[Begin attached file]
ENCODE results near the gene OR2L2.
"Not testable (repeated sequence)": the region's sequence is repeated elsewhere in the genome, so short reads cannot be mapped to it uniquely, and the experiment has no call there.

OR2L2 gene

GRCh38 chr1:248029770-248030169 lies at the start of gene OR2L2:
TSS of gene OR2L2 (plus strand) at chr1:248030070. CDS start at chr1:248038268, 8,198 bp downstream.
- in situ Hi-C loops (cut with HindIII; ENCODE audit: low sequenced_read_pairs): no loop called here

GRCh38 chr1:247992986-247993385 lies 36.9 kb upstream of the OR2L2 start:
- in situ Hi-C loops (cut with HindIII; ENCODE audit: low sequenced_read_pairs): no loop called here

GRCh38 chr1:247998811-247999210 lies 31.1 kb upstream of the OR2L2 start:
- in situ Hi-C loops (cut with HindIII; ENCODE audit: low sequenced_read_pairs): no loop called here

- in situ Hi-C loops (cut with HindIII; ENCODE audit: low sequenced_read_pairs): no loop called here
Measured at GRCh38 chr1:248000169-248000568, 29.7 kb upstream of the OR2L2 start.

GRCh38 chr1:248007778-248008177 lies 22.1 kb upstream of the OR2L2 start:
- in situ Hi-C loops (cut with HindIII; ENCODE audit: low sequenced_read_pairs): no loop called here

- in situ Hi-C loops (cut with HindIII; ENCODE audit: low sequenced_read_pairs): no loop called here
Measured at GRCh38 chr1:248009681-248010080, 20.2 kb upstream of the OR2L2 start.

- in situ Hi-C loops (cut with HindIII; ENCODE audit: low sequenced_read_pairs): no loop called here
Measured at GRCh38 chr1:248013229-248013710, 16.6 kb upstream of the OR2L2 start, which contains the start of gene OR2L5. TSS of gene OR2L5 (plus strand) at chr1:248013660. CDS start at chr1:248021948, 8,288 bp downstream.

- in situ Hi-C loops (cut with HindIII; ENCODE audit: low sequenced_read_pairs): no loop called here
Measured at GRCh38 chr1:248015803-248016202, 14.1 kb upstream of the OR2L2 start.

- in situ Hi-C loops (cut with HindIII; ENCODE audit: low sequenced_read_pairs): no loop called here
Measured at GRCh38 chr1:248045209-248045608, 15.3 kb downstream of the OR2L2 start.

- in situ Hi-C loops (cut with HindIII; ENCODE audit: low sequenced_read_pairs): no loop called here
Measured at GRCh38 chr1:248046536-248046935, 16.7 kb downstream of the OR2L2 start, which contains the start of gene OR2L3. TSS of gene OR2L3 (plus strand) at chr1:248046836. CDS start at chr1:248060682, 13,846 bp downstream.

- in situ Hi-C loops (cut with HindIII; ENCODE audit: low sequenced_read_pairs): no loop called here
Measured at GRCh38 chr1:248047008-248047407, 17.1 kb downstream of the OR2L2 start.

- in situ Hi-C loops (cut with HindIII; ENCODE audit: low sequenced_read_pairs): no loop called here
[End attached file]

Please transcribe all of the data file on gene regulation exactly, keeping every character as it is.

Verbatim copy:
ENCODE results near the gene OR2L2.
"Not testable (repeated sequence)": the region's sequence is repeated elsewhere in the genome, so short reads cannot be mapped to it uniquely, and the experiment has no call there.

OR2L2 gene

GRCh38 chr1:248029770-248030169 lies at the start of gene OR2L2:
TSS of gene OR2L2 (plus strand) at chr1:248030070. CDS start at chr1:248038268, 8,198 bp downstream.
- in situ Hi-C loops (cut with HindIII; ENCODE audit: low sequenced_read_pairs): no loop called here

GRCh38 chr1:247992986-247993385 lies 36.9 kb upstream of the OR2L2 start:
- in situ Hi-C loops (cut with HindIII; ENCODE audit: low sequenced_read_pairs): no loop called here

GRCh38 chr1:247998811-247999210 lies 31.1 kb upstream of the OR2L2 start:
- in situ Hi-C loops (cut with HindIII; ENCODE audit: low sequenced_read_pairs): no loop called here

- in situ Hi-C loops (cut with HindIII; ENCODE audit: low sequenced_read_pairs): no loop called here
Measured at GRCh38 chr1:248000169-248000568, 29.7 kb upstream of the OR2L2 start.

GRCh38 chr1:248007778-248008177 lies 22.1 kb upstream of the OR2L2 start:
- in situ Hi-C loops (cut with HindIII; ENCODE audit: low sequenced_read_pairs): no loop called here

- in situ Hi-C loops (cut with HindIII; ENCODE audit: low sequenced_read_pairs): no loop called here
Measured at GRCh38 chr1:248009681-248010080, 20.2 kb upstream of the OR2L2 start.

- in situ Hi-C loops (cut with HindIII; ENCODE audit: low sequenced_read_pairs): no loop called here
Measured at GRCh38 chr1:248013229-248013710, 16.6 kb upstream of the OR2L2 start, which contains the start of gene OR2L5. TSS of gene OR2L5 (plus strand) at chr1:248013660. CDS start at chr1:248021948, 8,288 bp downstream.

- in situ Hi-C loops (cut with HindIII; ENCODE audit: low sequenced_read_pairs): no loop called here
Measured at GRCh38 chr1:248015803-248016202, 14.1 kb upstream of the OR2L2 start.

- in situ Hi-C loops (cut with HindIII; ENCODE audit: low sequenced_read_pairs): no loop called here
Measured at GRCh38 chr1:248045209-248045608, 15.3 kb downstream of the OR2L2 start.

- in situ Hi-C loops (cut with HindIII; ENCODE audit: low sequenced_read_pairs): no loop called here
Measured at GRCh38 chr1:248046536-248046935, 16.7 kb downstream of the OR2L2 start, which contains the start of gene OR2L3. TSS of gene OR2L3 (plus strand) at chr1:248046836. CDS start at chr1:248060682, 13,846 bp downstream.

- in situ Hi-C loops (cut with HindIII; ENCODE audit: low sequenced_read_pairs): no loop called here
Measured at GRCh38 chr1:248047008-248047407, 17.1 kb downstream of the OR2L2 start.

- in situ Hi-C loops (cut with HindIII; ENCODE audit: low sequenced_read_pairs): no loop called here